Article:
Blog Archives

The Mexican Dog Whisperer

cesarCesar Millan, aka: “The Dog Whisperer” is another immigrant that came to the USA following his dreams. Born in Culiacán, Sinaloa in México, “The Dog Whisperer” crossed the USA border when he was 21 years old. He didn’t know anyone in the USA or even knew how to speak English, but there was no obstacle for him to pursue his dreams.

He grew up in a farm surrounded by wild dogs, and that is how he became intrigued by their behavior and eventually training dogs became his passion. How did he end up in a TV show?

First, he knew that training dogs was what he wanted to do.

Second, he started from the bottom. As an “illegal immigrant”, he started working in a dog grooming store with the most aggressive dogs (yes, “illegal immigrants” get highly paid and competitive jobs!)

Third, he saw the opportunity and took advantage of it. While working as a limousine driver, he came across Jada Pinkett Smith who became one of Millan’s first clients and supporters (she also helped him learn English)

Fourth, he opened the “Dog Psychology Center” in South Los Angeles where he worked with large breed dogs.

Fifth, he became a permanent resident in 2000 and US citizen in 2009.

Sixth, he continued with his passion which ultimately opened the doors to his TV show.

Seventh, despite all the ups and downs of having a “celebrity” status, criticisms, professional/business issues and personal matters; he hasn’t given up doing what he loves which is rehabilitating dogs.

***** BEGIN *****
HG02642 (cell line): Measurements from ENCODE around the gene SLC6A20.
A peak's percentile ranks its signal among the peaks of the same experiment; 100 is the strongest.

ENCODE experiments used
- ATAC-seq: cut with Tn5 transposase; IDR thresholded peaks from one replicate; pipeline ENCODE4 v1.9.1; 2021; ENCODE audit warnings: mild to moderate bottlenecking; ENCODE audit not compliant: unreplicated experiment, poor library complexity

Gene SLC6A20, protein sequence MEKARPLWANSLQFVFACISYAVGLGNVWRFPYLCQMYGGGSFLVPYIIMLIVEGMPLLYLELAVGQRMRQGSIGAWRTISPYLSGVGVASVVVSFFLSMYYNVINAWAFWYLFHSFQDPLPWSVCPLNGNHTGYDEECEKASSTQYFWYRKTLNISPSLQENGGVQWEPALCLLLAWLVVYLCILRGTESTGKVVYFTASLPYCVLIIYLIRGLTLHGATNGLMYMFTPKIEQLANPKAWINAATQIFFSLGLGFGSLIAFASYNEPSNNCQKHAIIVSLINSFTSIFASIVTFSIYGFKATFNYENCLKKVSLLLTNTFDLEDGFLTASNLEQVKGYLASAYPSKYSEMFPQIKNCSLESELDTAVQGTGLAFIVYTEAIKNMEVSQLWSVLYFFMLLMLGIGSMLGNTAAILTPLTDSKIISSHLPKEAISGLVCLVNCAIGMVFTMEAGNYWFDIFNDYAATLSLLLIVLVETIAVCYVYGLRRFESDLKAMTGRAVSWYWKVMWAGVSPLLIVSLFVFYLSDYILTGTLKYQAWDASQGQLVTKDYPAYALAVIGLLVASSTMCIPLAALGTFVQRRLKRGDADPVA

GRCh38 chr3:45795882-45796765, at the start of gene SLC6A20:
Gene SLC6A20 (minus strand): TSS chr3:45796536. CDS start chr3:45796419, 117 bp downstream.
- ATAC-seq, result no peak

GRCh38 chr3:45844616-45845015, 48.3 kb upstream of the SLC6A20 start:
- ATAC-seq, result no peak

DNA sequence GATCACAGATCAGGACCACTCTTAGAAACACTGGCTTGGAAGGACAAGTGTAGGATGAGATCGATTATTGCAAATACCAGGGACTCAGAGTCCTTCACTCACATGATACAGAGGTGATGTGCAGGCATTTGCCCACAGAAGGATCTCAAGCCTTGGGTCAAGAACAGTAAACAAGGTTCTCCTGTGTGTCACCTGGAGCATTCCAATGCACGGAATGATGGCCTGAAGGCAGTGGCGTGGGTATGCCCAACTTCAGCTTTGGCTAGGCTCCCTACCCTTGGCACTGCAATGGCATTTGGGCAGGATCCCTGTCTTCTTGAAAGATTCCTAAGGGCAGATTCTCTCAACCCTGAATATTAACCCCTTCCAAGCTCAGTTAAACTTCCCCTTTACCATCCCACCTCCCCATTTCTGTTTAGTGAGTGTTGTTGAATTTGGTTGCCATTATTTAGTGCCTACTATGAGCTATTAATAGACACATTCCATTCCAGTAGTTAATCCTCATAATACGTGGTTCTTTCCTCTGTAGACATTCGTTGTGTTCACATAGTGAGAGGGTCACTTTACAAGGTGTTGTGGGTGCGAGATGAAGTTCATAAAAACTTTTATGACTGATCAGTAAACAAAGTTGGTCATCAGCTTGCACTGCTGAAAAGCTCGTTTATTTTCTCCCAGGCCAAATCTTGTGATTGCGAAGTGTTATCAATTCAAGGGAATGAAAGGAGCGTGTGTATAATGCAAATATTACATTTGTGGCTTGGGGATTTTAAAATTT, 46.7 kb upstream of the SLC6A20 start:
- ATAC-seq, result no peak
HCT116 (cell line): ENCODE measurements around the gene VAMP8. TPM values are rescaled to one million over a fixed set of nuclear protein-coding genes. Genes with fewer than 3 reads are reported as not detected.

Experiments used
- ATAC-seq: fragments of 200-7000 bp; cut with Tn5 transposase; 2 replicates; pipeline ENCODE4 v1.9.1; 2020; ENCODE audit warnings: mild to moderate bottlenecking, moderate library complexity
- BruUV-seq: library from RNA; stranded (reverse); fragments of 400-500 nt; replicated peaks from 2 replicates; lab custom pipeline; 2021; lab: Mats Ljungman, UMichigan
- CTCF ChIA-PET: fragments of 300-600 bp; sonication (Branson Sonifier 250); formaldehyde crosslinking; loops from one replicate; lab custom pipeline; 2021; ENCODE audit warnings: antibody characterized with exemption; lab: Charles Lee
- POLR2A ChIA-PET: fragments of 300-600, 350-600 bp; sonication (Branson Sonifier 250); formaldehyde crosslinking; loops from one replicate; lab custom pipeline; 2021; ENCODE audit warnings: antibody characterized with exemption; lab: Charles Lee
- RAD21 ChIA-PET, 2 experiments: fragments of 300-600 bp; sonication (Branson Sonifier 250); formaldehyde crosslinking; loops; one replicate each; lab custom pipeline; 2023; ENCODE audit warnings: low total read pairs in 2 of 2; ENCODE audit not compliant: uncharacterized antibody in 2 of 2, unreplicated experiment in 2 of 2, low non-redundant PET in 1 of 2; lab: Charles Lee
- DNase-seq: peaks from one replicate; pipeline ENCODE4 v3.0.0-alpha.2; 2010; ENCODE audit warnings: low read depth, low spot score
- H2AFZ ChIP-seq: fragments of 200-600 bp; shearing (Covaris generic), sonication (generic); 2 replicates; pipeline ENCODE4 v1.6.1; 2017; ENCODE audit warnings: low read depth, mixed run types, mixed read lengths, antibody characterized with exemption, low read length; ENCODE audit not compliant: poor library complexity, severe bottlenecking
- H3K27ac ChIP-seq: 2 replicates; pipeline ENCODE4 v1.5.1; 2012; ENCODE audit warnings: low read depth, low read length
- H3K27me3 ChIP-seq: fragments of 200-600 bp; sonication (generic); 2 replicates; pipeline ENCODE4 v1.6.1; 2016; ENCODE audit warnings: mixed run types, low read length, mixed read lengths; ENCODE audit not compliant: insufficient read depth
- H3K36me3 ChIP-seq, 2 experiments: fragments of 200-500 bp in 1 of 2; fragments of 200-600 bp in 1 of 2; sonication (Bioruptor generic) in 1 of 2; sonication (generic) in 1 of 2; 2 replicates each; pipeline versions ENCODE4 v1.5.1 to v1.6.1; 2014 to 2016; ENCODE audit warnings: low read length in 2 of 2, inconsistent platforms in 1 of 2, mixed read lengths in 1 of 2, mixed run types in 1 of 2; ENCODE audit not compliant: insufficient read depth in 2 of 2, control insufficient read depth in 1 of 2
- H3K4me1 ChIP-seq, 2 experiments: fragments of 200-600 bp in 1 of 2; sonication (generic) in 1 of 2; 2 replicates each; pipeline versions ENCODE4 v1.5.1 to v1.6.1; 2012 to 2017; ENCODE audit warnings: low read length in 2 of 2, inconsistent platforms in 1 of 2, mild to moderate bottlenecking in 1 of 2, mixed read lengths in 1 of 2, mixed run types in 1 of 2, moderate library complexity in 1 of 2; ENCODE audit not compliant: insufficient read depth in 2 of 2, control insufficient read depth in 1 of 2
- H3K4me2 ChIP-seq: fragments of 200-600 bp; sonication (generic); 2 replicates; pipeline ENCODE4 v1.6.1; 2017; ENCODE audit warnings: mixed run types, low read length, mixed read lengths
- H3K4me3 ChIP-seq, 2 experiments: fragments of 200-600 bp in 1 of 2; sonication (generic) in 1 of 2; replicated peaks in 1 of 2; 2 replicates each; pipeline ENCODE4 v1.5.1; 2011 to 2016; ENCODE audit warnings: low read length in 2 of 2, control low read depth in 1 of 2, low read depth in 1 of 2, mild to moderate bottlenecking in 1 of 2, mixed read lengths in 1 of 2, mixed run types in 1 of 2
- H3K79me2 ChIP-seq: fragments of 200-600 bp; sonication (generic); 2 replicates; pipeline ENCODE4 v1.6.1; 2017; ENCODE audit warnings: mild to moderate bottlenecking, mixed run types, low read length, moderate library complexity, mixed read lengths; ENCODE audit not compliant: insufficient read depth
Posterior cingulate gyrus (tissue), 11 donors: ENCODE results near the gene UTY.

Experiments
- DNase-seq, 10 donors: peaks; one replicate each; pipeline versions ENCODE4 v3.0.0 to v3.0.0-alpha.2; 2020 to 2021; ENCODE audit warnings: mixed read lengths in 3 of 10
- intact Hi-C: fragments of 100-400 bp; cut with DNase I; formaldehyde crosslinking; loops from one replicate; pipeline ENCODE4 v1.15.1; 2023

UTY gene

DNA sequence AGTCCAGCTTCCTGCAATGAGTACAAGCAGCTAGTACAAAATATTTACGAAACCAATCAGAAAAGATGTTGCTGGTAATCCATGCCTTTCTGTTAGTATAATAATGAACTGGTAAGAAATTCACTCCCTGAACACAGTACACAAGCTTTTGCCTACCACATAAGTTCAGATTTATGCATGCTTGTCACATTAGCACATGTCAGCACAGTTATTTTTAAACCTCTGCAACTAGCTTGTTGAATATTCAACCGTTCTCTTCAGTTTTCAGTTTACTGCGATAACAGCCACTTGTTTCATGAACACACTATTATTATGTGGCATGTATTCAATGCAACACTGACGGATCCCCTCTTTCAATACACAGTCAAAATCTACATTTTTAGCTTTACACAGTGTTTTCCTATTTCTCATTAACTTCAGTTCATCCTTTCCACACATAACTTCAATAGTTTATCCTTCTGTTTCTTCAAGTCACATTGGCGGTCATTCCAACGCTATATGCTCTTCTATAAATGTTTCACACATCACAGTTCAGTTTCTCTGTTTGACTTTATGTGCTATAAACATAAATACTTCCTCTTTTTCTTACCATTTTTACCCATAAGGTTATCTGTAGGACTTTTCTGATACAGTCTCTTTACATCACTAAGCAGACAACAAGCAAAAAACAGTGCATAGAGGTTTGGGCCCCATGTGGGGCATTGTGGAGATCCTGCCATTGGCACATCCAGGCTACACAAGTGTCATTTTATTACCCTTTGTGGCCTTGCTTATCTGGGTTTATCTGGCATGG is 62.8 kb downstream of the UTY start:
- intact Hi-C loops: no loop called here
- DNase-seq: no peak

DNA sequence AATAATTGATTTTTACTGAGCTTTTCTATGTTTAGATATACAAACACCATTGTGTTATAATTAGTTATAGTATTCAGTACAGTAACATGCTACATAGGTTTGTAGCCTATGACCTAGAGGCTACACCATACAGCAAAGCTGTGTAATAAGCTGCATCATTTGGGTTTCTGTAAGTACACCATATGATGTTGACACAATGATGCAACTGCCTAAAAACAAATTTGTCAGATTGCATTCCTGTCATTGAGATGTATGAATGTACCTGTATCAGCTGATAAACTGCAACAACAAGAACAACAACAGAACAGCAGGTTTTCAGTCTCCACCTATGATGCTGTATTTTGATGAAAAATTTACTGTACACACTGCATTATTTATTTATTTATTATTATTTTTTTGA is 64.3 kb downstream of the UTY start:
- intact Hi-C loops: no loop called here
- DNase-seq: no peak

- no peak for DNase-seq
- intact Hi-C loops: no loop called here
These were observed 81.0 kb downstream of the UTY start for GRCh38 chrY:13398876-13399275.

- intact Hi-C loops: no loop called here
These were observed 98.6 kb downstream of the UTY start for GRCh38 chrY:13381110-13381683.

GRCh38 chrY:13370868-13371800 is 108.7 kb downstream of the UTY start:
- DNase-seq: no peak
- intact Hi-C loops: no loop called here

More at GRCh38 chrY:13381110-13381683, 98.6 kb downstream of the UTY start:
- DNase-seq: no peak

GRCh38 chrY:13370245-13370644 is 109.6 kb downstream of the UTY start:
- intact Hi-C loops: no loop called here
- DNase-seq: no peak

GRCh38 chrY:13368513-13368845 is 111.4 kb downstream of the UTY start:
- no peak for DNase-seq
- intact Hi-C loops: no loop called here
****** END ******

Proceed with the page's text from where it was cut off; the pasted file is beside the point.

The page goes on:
If you have a dream, you have to follow it, and accomplish it. Now, on the other hand, do you still think that “illegal immigrants” take jobs away from “Americans”? Do you still think that “illegal immigrants” do more damage than good to the American society? Cesar Millan, is just another immigrant showing that dreams do come true in the USA.

Photo credit: Cesar Millan wordpress


2013 Boston Marathon Explosion and Immigration


Many questions remain unanswered in the latest disaster that our country had to suffer. Innocent lives were lost, many people were injured, and the whole world watched the events occurred last week in Boston, MA.

Social media played a very important role in sharing the latest news, pictures and capturing the alleged people who were responsible for this horrific act.

I first heard of the Boston Marathon explosions via Twitter; five minutes later, all the TV stations were interrupting their normal programming to inform the viewers of the happenings. I was horrified, sad and paralyzed. I couldn’t believe what the TV stations were showing.

The feelings I had were similar to when I woke up to the news that morning of 9-11 and I couldn’t help to remember the car bomb explosions that happened in Peru many years ago.

However, what made me more upset, were the news after the explosion. The two brothers responsible for this abomination. Two immigrant brothers! I couldn’t believe it. Two very young minds wasted and perhaps lost future. How could these two young men were able to do something so horrible? I don’t know. I don’t understand.